What TX amplifier do you plan to use?

  • I don't think I am brave enough to try that module. Although it is multistage with a lot of gan, I don't think I am experienced enough to try to snowflake a multistage amplifier at this point- and the inbuilt doherty worries me as I hate not knowing what is going on in a chip - I can't adjust the internal lines!


    I decided to opt for the dual MRF7S21110HS board that he has on offer. Probably a little less power - and a lot less gain but hopefully easier to work on!

  • I was looking at the BLD6G22L-50 datasheet


    which looked like the 90 degree shifts were built in to the BLD. I assumed the -150 was just a higher rated version.


    To be honest - I'm out of my depth here - this isn't my area of expertise so I'm just guessing - that's what I like about this hobby - always something new to find out about.

  • I took the pin numbers on the diagram to match up with the pins shown on the device


    This is just curiosity for me as I have bought a different board now!


    Also:

    The BLD6G22L-50 and BLD22LS-50 incorporate a fully integrated Doherty solution using Ampleon’s state of the art GEN6 LDMOS technology. This device is perfectly suited for CDMA base station applications at frequencies from 2110 MHz to 2170 MHz. The main and peak device, input splitter and output combiner are integrated in a single package. This package consists of one gate and drain lead and two extra leads of which one is used for biasing the peak amplifier and the other is not connected. It only requires the proper input/output match and bias setting as with a normal class-AB transistor.

  • Thats a relief, I wish I'd bought one now!


    I'm sorry if I caused you concern - I just assumed the BLD6G22L-150 and BLD6G22L-50 would have been similar devices given the both have the D for doherty!


    The only information I could find for the -150 was as below - so the Idq you measured of 1340 looks to be in the right region. Apparently the module was rated at 60W (linear) in the sales literature.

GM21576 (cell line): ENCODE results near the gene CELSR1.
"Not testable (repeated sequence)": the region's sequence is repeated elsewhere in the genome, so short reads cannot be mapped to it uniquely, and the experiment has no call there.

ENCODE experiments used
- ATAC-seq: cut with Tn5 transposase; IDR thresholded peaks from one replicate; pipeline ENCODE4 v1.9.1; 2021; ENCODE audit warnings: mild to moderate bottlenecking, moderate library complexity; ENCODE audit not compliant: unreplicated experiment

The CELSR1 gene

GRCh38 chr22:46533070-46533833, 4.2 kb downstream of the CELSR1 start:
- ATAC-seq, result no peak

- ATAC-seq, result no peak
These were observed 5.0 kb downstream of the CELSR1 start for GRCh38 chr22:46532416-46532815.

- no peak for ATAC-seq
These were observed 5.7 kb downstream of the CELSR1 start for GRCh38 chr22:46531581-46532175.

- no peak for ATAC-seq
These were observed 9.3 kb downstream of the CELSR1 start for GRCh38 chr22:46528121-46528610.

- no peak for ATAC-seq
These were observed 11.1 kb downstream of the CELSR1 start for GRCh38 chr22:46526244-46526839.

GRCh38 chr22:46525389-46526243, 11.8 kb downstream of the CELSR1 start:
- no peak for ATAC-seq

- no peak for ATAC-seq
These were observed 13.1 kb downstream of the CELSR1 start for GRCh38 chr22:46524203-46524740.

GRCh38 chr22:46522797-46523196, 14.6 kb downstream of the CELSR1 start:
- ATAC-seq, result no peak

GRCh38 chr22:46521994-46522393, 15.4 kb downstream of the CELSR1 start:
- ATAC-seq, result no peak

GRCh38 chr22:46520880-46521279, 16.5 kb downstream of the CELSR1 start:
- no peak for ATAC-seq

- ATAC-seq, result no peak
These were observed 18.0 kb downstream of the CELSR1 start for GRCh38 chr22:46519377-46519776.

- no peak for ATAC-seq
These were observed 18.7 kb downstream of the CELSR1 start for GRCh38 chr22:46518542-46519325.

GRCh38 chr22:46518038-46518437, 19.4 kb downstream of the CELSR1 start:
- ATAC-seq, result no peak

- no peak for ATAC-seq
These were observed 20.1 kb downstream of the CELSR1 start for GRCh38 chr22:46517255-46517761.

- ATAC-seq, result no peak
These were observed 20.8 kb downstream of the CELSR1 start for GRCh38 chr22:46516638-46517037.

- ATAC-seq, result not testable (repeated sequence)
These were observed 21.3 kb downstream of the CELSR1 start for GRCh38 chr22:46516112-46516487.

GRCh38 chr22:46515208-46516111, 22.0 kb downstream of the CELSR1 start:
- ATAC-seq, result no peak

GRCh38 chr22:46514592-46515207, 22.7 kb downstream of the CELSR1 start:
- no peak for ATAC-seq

• DB8TF Florian, the Doherty concept makes that when the 'main' amp is above saturation, a second (or 'peak') amp 'helps'.


    Mostly the main amp part is in class AB and the peak amp in class C.


    So, the overall efficiency is better compared to a balanced ('push pull') amp.


    Say AB has 60% efficiency and C has 80% efficiency (modern LDMOS can have these efficiencies) means that (push pull) 0.4 + 0.4 = 0.8 / 2 = 40% is dissipated, whereas

    (ideally) in a Doherty setup 0.4 + 0.2 = 0.6 / 2 = 30% is dissipated (so 25% less).


    In contrast to a push pull, where the phase difference between the two halves is 180°, the phase difference in a Doherty amp is 90°.


    Assume the input splitter of your amp is of a 'rat race' type and that 90° ports are

    selected, the output combiner must also have this 90° phase shift (but then in the opposite direction).


    Looking at the output circuit, you marked a 90° delay line from which I strongly conclude it is a Doherty setup (!)

  • Sure! In the picture you'll see my homemade "connectors" using dual row, 2mm spaced pin array. Covered with hot melt glue. Original SMP output was located on the right of the circulator, ugly replacement SMA soldered instead. :) Could not find a SMP mating connector so I let it go.

    Hi,


    have you some information about modification and power supply for this amp ?

    Thank you.


    73 Alex

  • Tu, giving up on this amplifier...


    regards.


    73

  • I received my amp from poland on Thursday and just managed to put it on a heatsink to test it.


    I got the 'RF linear amplifier with - 2x MRF7S21110HS - 2,2GHz' from bisonelectronics for £29.65 +£4.24 postage


    I did snowflake it a little putting thicker input lines to improve the match - but then took them off to test it in its bare state properly so I could get a baseline for improvements.


    I connected it up to 28V and set both bias to 1100mA via a pair of simple regulators and then adjusted the two input trimmer capacitors for a reasonable SWR ( about 1.7:1) and then started measuring. It's a bit of a fiddle to adjust the input caps as they seem to work in opposite directions. With a small signal in (100mW) I adjusted them a little further so the drain currents on both were about balanced - its difficult to match properly when there is a zinger in the input dumping any mismatch.


    With my capacitor settings I got a 1:1.2 match @2.2GHz , rising to 4:1 at 2.3GHz and back down to 1.7:1@2.4GHz


    Much to my surprise these are the results I got:


    Gain 13dB @ 40W out

    Efficiency at 40W 28%


    I have no idea what the max CW power output is as it got up to 80W before I realised that I was in danger of blowing up my dummy load which is only rated at 50W and ought to stop before I damaged something.


    Excuse the mess in the photo - I only had a couple of hours free so I thought I'd just rush in and clear a few inches of desk space to give it a quick try.




    So it would seem this runs quite nicely without any snowflaking required. I've bought another one in case I blow this one up while testing.


    Edit: The output combiner is only rated at 105/145W and whilst the p1dB of each device is 110W I suspect it would blow up if I pushed it any harder than 80W. I cooled it with 2x 10cm fans and the temperature stayed about 46 degrees when testing.